What is Criminal Littering in Arizona?

A.R.S. § 13-1603 defines the crime of criminal littering or polluting. Many people are not aware that littering, even a small amount, is actually a crime in Arizona. If the littering occurs on the highway, it can be charged as a class 1 misdemeanor–the same level of crime as a DUI. People often see others toss cigarette butts out of a car window while on the freeway, but in Arizona this may result in the driver may be ticketed and charged with a crime.

Criminal littering can be charged as a class 6 felony, a class 1 misdemeanor, or a class 2 misdemeanor depending on where the littering occurs and the amount of trash that is thrown out.

A.R.S. § 13-1603 Defined

Under ARS 13-1603, a person commits criminal littering or polluting if the person without lawful authority does any of the following:

  • (1) Throws, places, drops or permits to be dropped on public property or property of another that is not a lawful dump any litter, destructive or injurious material that the person does not immediately remove.
  • (2) Discharges or permits to be discharged any sewage, oil products or other harmful substances into any waters or onto any shorelines within this state.
  • (3) Dumps any earth, soil, stones, ores or minerals on any land.

A violation of ARS 13-1603 is a class 6 felony in the following circumstances:

  • The litter weighs more than three hundred pounds or is one hundred cubic feet in volume
  • The littering is done for a commercial purpose.

Criminal littering is a class 1 misdemeanor in either of the following circumstances:

  • The litter weighs more than one hundred pounds but less than three hundred pounds or more than 35 cubic feet but less than 100 cubic feet.
  • The litter is placed on or within fifty feet of a highway, beach or shoreline of any body of water used by the public

In all other circumstances, criminal littering is a class 2 misdemeanor.

Important Definitions for Criminal Littering

The criminal littering statute contains certain legal terms that are specifically defined elsewhere in the Arizona criminal code. Specifically, ARS 13-1601 offers important legal definitions that courts use when reading the criminal littering statute and are defined as follows:

  • “Litter”: Any rubbish, refuse, waste material, offal, paper, glass, cans, bottles, organic or inorganic trash, debris, filthy or odoriferous objects, dead animals or any foreign substance of whatever kind or description, including junked or abandoned vehicles, whether or not any of these items are of value.
  • “Property of another:” Property in which any person other than the defendant has an interest, including community property and other property in which the defendant also has an interest and, for damage caused by theft of scrap metal, the property of other persons damaged directly or indirectly as a result of the acts of the defendant.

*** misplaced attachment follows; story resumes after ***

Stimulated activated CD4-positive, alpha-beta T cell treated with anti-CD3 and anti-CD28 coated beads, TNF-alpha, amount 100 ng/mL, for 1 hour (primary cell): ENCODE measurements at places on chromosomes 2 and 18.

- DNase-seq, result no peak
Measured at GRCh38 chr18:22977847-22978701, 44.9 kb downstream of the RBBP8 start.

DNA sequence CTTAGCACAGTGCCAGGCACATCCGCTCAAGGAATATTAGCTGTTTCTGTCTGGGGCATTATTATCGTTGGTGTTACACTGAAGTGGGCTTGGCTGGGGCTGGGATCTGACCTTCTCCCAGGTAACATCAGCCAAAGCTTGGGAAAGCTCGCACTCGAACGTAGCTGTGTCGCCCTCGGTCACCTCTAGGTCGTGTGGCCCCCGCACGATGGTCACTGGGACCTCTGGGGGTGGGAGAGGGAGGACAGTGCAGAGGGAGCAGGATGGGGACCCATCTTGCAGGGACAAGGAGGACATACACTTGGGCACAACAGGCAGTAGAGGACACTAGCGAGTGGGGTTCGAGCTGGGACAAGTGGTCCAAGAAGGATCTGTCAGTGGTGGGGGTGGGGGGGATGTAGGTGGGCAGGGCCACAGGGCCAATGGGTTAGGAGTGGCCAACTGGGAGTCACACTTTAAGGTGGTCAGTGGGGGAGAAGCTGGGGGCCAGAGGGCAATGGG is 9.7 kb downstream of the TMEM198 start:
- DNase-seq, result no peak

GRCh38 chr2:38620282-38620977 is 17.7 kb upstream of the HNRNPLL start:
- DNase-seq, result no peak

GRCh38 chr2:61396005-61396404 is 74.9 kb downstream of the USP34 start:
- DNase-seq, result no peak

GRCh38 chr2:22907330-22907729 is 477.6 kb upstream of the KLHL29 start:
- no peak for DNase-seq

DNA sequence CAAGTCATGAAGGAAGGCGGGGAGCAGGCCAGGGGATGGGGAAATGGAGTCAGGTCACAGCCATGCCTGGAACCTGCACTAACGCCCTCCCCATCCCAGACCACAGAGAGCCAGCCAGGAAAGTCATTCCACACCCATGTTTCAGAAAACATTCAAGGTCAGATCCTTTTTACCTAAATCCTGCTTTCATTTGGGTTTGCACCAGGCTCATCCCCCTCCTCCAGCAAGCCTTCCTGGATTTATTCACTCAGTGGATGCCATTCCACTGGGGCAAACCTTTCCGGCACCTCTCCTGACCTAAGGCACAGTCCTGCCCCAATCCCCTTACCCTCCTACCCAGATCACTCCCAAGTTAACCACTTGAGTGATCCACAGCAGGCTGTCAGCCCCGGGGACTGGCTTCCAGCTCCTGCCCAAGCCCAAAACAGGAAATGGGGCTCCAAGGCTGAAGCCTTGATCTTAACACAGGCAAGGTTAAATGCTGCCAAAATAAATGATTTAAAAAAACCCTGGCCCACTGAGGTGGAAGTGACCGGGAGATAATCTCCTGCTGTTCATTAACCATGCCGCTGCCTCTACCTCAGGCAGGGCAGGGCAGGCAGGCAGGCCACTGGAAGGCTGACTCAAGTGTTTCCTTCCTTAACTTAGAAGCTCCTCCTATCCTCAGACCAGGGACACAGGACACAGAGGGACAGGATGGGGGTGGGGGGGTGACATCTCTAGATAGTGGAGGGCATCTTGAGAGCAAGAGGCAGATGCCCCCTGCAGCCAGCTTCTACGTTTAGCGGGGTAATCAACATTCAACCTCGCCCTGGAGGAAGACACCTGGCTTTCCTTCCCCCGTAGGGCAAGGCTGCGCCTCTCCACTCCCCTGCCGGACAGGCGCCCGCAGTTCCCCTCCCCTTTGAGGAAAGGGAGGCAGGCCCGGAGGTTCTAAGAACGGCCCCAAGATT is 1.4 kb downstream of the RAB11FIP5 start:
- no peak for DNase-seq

These statutes are written very broadly, and can have some rather absurd results.

Notably, “property of another” includes community property. In Arizona, community property is property that is owned by a marital community (i.e., husband and wife), and can include such things as the marital home. Therefore, it could technically be a violation of the criminal littering law if a husband drops a soda can in the backyard of the marital home and the wife reports it.

What are the chances that a person would be charged for criminal littering under these circumstances? Very slim given how ridiculous that application of the law would be. But the letter of the law as written does not seem to preclude such an absurd result.

Penalties for Criminal Littering

The penalties for a conviction under ARS 13-1603 depend on whether it is charged as a class 6 felony, class 1 misdemeanor, or class 2 misdemeanor.

Penalties for a class 6 felony

  • With no prior felonies: probation or .33 to 2 years in prison
  • With one prior felony: .75 to 2.75 years in prison
  • With two prior felonies: 2.25 to 5.75 years in prison

Penalties for a class 1 misdemeanor

  • Up to 6 months’ jail
  • Up to $2500 in fines
  • Probation

Penalties for a class 2 misdemeanor

  • Up to 4 months’ jail
  • Up to $750 in fines
  • Probation

Defenses to Criminal Littering

  • Accident: Criminal littering requires the State to show that defendant “throws, places, drops, or permits to be dropped” trash on property. All of these actions appear to require some amount of intent, and if the litter is dropped the defendant must at least “permit” the trash to be dropped. Therefore, if it can be shown that the littering was accidental and not permitted by the defendant, that should negate a charge of criminal littering.

Example: A person is driving down the freeway eating a hamburger out of a fast-food wrapper. The driver opens the window to let in some fresh air, and the paper wrapper slips from his hand and flies out the window. The police may pull the driver over and assume that the driver tossed the trash out the window; however, if a judge can be convinced that this was entirely accidental then it can be argued the driver did not “permit the litter to be dropped” and he is not guilty of criminal littering.

How Salwin Law Group Can Help You

If you have been charged with criminal littering, an experienced defense attorney can help defend you. We offer free consultation and can discuss your case with you today. Together we can help you get your life back.

Call Salwin Law Group PLLC today at (480) 470-6119, or contact us online to make your appointment.